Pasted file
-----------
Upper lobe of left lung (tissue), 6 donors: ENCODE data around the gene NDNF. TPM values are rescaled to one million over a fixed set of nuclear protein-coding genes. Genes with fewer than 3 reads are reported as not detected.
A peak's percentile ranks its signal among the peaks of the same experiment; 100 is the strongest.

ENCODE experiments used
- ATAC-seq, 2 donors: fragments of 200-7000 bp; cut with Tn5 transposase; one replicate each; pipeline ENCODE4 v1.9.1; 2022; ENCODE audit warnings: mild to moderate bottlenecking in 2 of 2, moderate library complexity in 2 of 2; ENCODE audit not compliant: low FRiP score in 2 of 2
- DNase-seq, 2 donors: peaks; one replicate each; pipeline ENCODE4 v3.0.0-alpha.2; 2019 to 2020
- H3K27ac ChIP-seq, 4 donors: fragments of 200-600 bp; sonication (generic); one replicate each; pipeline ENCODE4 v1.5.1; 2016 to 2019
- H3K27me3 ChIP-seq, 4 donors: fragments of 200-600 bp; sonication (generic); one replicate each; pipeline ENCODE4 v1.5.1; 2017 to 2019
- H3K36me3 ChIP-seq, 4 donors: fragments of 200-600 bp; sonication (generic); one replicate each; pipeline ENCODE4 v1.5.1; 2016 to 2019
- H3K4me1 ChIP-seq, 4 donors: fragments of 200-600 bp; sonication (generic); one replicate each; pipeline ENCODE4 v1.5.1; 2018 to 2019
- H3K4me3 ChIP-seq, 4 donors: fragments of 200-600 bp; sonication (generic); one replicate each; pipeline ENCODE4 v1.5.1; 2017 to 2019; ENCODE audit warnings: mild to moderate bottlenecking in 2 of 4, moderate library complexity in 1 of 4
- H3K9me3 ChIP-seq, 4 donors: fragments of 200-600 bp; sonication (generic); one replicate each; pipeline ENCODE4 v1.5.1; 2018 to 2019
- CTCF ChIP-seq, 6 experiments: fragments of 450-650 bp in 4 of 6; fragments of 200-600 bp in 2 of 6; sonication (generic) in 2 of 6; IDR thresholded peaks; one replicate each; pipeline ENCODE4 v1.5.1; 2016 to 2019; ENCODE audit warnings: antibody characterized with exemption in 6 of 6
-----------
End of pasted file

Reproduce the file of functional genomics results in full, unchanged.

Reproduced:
Upper lobe of left lung (tissue), 6 donors: ENCODE data around the gene NDNF. TPM values are rescaled to one million over a fixed set of nuclear protein-coding genes. Genes with fewer than 3 reads are reported as not detected.
A peak's percentile ranks its signal among the peaks of the same experiment; 100 is the strongest.

ENCODE experiments used
- ATAC-seq, 2 donors: fragments of 200-7000 bp; cut with Tn5 transposase; one replicate each; pipeline ENCODE4 v1.9.1; 2022; ENCODE audit warnings: mild to moderate bottlenecking in 2 of 2, moderate library complexity in 2 of 2; ENCODE audit not compliant: low FRiP score in 2 of 2
- DNase-seq, 2 donors: peaks; one replicate each; pipeline ENCODE4 v3.0.0-alpha.2; 2019 to 2020
- H3K27ac ChIP-seq, 4 donors: fragments of 200-600 bp; sonication (generic); one replicate each; pipeline ENCODE4 v1.5.1; 2016 to 2019
- H3K27me3 ChIP-seq, 4 donors: fragments of 200-600 bp; sonication (generic); one replicate each; pipeline ENCODE4 v1.5.1; 2017 to 2019
- H3K36me3 ChIP-seq, 4 donors: fragments of 200-600 bp; sonication (generic); one replicate each; pipeline ENCODE4 v1.5.1; 2016 to 2019
- H3K4me1 ChIP-seq, 4 donors: fragments of 200-600 bp; sonication (generic); one replicate each; pipeline ENCODE4 v1.5.1; 2018 to 2019
- H3K4me3 ChIP-seq, 4 donors: fragments of 200-600 bp; sonication (generic); one replicate each; pipeline ENCODE4 v1.5.1; 2017 to 2019; ENCODE audit warnings: mild to moderate bottlenecking in 2 of 4, moderate library complexity in 1 of 4
- H3K9me3 ChIP-seq, 4 donors: fragments of 200-600 bp; sonication (generic); one replicate each; pipeline ENCODE4 v1.5.1; 2018 to 2019
- CTCF ChIP-seq, 6 experiments: fragments of 450-650 bp in 4 of 6; fragments of 200-600 bp in 2 of 6; sonication (generic) in 2 of 6; IDR thresholded peaks; one replicate each; pipeline ENCODE4 v1.5.1; 2016 to 2019; ENCODE audit warnings: antibody characterized with exemption in 6 of 6